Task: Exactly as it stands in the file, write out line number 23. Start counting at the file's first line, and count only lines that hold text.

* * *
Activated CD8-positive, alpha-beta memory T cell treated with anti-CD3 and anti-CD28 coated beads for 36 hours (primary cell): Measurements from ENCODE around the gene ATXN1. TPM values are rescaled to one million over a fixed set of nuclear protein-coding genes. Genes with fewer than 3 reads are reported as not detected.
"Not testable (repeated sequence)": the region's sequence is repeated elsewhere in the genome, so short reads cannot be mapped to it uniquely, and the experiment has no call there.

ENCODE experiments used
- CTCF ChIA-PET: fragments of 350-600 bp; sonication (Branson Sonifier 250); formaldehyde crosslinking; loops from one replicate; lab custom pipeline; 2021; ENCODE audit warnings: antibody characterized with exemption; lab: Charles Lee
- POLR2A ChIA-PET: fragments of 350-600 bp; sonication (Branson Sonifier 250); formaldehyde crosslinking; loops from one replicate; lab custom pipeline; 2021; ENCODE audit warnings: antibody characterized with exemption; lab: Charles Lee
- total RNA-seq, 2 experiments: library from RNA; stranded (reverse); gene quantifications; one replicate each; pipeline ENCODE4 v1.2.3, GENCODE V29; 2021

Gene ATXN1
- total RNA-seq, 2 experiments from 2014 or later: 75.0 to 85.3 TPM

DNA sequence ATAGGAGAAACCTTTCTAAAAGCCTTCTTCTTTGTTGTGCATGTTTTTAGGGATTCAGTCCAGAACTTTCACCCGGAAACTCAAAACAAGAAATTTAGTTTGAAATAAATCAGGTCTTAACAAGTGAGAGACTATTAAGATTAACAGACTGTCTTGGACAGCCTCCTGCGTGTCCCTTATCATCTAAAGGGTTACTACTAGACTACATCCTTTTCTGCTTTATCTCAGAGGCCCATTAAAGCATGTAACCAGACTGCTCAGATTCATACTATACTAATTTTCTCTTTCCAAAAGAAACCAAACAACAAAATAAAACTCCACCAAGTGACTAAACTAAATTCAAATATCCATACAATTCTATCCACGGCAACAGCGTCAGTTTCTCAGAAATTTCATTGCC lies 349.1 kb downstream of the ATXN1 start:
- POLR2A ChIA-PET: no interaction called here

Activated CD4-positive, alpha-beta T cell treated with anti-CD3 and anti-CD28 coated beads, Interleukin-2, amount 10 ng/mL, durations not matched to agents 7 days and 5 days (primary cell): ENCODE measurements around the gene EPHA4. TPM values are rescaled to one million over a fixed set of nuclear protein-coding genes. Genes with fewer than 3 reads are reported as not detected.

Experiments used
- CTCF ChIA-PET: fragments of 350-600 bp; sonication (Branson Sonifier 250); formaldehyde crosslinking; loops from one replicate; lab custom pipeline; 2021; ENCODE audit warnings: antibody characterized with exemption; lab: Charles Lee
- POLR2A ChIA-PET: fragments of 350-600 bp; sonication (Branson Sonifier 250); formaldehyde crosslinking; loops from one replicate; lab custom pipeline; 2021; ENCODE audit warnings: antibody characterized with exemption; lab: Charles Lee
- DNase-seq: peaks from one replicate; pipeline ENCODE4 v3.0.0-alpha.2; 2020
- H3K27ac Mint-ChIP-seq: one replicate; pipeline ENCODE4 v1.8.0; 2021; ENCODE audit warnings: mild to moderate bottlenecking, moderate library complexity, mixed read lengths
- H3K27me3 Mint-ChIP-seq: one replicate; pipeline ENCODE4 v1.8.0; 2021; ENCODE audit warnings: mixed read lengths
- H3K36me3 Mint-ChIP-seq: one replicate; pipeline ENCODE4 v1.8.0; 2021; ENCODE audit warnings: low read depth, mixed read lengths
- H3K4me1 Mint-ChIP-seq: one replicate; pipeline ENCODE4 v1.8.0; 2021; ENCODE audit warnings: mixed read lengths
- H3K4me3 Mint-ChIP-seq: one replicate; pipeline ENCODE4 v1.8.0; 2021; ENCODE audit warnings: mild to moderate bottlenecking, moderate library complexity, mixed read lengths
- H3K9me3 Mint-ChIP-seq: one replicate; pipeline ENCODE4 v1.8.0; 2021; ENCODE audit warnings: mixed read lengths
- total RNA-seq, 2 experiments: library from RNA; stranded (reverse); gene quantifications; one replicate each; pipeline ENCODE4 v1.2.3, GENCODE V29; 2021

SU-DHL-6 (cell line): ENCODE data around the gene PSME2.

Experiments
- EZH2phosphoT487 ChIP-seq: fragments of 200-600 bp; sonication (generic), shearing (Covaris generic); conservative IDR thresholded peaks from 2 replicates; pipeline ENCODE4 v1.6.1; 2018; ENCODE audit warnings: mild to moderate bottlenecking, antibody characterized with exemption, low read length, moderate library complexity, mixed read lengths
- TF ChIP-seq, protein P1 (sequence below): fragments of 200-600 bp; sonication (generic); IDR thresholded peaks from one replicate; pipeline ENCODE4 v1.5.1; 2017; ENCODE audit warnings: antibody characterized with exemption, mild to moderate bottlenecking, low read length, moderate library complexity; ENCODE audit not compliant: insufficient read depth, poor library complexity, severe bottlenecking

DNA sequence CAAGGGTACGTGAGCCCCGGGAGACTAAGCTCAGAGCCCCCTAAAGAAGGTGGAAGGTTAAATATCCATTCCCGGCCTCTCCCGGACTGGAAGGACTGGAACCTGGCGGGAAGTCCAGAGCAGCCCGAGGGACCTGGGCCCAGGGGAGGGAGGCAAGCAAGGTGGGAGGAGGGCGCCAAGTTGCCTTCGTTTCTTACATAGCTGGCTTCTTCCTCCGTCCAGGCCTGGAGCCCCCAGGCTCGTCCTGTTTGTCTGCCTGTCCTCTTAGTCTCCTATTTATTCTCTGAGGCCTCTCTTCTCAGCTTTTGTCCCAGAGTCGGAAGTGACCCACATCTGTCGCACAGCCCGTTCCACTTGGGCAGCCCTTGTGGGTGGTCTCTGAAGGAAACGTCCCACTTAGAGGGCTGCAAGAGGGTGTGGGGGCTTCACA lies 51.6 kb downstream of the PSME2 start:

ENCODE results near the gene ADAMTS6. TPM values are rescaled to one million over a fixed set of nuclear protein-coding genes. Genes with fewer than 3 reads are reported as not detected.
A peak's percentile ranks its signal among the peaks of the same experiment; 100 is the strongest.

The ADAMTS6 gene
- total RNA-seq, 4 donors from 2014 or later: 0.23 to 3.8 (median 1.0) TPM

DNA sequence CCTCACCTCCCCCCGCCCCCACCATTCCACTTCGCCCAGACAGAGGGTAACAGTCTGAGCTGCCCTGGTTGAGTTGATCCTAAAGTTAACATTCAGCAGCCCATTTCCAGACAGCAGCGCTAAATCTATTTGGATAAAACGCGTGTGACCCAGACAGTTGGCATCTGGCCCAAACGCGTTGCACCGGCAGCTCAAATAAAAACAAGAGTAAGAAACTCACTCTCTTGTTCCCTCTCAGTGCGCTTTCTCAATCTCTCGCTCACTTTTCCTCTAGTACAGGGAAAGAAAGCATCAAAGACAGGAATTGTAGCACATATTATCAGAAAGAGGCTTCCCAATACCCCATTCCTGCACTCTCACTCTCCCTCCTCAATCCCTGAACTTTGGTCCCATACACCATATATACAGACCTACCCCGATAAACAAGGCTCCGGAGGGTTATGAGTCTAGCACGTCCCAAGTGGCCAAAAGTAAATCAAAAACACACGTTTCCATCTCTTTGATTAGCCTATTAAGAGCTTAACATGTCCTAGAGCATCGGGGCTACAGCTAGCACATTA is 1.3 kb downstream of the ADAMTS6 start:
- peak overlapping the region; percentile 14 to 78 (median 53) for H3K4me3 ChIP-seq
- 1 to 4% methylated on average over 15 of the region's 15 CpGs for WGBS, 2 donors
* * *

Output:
SU-DHL-6 (cell line): ENCODE data around the gene PSME2.